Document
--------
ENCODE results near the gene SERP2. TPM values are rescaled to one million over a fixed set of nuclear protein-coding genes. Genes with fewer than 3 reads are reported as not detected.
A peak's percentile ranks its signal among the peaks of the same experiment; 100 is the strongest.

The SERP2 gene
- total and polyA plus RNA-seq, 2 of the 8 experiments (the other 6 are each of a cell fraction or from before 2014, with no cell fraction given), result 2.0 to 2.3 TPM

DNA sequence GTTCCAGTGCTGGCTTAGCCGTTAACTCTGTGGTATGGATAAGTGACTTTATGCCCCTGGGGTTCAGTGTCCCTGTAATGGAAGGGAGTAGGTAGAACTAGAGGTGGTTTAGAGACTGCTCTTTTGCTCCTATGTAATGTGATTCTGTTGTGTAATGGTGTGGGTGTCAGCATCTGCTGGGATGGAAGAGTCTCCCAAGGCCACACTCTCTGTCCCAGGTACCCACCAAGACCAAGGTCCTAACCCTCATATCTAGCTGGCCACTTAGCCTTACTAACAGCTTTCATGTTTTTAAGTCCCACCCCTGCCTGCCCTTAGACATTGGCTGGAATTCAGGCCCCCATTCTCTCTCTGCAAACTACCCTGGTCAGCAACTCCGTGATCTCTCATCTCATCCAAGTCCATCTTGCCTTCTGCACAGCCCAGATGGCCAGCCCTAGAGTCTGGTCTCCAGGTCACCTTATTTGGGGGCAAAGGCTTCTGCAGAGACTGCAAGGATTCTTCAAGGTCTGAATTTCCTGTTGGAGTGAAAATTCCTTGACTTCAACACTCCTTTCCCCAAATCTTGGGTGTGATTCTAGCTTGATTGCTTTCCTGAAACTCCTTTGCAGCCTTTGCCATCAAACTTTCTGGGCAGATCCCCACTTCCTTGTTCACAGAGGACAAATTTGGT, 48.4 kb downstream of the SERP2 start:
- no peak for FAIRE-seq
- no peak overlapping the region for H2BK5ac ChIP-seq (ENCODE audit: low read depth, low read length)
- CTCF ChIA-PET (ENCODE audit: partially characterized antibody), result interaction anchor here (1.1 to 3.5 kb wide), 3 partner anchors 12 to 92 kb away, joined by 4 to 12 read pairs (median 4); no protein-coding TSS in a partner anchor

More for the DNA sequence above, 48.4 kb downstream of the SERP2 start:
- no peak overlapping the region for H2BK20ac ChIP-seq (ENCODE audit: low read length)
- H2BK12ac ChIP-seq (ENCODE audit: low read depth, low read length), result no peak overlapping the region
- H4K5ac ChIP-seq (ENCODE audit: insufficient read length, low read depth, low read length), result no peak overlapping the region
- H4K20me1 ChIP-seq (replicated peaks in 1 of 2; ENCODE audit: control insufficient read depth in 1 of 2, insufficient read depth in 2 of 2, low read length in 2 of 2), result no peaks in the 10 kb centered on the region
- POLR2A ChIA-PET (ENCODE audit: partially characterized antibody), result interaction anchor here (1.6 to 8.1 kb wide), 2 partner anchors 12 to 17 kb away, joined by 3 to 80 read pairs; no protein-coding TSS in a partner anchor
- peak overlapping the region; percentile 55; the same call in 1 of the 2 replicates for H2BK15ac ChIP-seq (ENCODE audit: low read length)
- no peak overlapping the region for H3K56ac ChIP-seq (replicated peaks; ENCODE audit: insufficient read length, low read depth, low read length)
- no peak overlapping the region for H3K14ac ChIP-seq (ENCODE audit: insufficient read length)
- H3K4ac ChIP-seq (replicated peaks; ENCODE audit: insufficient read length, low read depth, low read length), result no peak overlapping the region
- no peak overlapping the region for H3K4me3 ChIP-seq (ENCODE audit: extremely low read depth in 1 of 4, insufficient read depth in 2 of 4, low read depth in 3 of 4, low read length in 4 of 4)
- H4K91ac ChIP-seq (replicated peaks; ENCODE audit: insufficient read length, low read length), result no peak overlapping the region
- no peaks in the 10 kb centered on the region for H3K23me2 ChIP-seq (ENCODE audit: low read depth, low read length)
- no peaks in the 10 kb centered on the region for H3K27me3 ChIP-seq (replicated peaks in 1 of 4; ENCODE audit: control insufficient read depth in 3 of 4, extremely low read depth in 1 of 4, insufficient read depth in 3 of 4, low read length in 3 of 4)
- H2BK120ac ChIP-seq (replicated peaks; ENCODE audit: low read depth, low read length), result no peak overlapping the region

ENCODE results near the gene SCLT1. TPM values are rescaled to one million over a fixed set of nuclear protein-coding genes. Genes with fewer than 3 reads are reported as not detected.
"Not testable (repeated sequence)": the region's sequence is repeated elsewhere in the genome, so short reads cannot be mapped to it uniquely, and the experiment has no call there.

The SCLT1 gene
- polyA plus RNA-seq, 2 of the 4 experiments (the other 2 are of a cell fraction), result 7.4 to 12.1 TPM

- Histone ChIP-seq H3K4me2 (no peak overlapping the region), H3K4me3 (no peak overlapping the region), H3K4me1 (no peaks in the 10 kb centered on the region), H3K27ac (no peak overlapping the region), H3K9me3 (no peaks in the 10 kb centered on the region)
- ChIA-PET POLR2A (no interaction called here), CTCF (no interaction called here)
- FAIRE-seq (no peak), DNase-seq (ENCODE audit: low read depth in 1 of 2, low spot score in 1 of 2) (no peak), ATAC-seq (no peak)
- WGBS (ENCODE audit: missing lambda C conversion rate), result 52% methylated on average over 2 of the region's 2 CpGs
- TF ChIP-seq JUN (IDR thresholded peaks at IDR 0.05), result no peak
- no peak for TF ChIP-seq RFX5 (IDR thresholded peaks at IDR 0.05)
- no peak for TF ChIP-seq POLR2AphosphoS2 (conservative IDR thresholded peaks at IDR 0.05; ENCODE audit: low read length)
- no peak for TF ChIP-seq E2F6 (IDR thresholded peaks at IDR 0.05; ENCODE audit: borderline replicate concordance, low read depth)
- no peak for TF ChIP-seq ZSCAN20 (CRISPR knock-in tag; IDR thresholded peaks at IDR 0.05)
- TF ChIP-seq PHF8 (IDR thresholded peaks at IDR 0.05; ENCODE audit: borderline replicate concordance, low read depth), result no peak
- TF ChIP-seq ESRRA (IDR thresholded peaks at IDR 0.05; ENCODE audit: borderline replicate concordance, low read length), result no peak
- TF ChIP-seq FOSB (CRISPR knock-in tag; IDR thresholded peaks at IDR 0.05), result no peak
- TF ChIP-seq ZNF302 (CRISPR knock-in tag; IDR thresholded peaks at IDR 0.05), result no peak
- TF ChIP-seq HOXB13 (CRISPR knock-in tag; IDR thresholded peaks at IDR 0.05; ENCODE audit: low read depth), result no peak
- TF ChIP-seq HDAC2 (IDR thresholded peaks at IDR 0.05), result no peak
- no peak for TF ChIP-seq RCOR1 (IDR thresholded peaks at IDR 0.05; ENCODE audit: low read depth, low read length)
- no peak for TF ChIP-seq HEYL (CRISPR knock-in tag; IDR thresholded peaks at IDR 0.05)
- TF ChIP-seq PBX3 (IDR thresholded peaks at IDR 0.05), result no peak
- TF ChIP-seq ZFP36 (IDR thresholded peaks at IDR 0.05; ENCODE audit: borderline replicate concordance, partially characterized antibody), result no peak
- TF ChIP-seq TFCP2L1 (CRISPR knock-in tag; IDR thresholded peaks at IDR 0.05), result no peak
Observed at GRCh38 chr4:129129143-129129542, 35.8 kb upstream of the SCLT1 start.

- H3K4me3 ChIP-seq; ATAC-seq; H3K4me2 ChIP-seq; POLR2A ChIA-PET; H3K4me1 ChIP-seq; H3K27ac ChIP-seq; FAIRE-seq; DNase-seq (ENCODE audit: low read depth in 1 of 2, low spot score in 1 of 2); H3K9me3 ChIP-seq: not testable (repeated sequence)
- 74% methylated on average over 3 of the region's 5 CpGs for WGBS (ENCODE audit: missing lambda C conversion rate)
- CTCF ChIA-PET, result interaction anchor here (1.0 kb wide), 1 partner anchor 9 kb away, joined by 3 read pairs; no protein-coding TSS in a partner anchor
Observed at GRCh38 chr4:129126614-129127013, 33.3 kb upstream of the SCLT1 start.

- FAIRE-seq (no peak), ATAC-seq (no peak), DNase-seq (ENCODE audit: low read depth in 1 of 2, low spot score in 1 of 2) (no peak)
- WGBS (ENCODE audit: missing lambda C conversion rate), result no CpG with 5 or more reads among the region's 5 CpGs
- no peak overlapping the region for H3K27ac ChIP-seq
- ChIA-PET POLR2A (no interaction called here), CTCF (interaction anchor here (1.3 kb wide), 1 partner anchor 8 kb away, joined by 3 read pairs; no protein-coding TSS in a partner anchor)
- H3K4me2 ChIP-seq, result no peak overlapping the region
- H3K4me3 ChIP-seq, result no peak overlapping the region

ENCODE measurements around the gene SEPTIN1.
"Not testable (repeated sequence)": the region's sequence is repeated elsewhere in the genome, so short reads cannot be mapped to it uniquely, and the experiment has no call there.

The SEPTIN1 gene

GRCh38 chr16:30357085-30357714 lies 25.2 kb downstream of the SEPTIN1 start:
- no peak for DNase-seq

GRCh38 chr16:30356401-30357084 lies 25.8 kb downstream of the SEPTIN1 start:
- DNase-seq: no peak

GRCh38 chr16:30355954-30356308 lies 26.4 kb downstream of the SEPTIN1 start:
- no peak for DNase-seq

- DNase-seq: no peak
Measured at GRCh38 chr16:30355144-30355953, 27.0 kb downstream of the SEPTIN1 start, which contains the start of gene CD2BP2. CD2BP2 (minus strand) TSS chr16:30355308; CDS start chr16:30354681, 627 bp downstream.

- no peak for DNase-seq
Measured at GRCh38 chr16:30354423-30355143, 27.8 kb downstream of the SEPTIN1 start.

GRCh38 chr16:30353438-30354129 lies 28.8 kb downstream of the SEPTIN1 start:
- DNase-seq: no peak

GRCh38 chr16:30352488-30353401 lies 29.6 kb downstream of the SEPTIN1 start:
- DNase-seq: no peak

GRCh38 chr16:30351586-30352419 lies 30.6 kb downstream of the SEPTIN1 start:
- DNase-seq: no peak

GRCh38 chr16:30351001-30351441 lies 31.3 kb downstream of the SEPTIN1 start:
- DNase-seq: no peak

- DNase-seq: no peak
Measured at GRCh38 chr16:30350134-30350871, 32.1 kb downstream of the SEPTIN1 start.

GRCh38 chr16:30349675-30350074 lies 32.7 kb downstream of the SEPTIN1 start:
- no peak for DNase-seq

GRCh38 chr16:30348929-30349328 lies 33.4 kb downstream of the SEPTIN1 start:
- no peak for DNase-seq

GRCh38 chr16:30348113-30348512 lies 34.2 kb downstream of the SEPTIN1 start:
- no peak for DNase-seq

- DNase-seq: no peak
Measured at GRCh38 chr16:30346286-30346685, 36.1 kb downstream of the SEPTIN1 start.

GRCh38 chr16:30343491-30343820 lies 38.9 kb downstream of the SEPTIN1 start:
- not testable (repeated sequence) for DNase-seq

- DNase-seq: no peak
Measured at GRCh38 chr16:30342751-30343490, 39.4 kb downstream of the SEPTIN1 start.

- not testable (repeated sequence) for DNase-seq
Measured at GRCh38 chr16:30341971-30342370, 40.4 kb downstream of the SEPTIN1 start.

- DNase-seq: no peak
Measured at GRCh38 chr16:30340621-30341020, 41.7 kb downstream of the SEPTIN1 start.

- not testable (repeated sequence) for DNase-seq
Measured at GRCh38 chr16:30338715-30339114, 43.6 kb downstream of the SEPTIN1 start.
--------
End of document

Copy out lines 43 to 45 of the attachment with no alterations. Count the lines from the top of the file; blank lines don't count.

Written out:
- no peak for TF ChIP-seq RCOR1 (IDR thresholded peaks at IDR 0.05; ENCODE audit: low read depth, low read length)
- no peak for TF ChIP-seq HEYL (CRISPR knock-in tag; IDR thresholded peaks at IDR 0.05)
- TF ChIP-seq PBX3 (IDR thresholded peaks at IDR 0.05), result no peak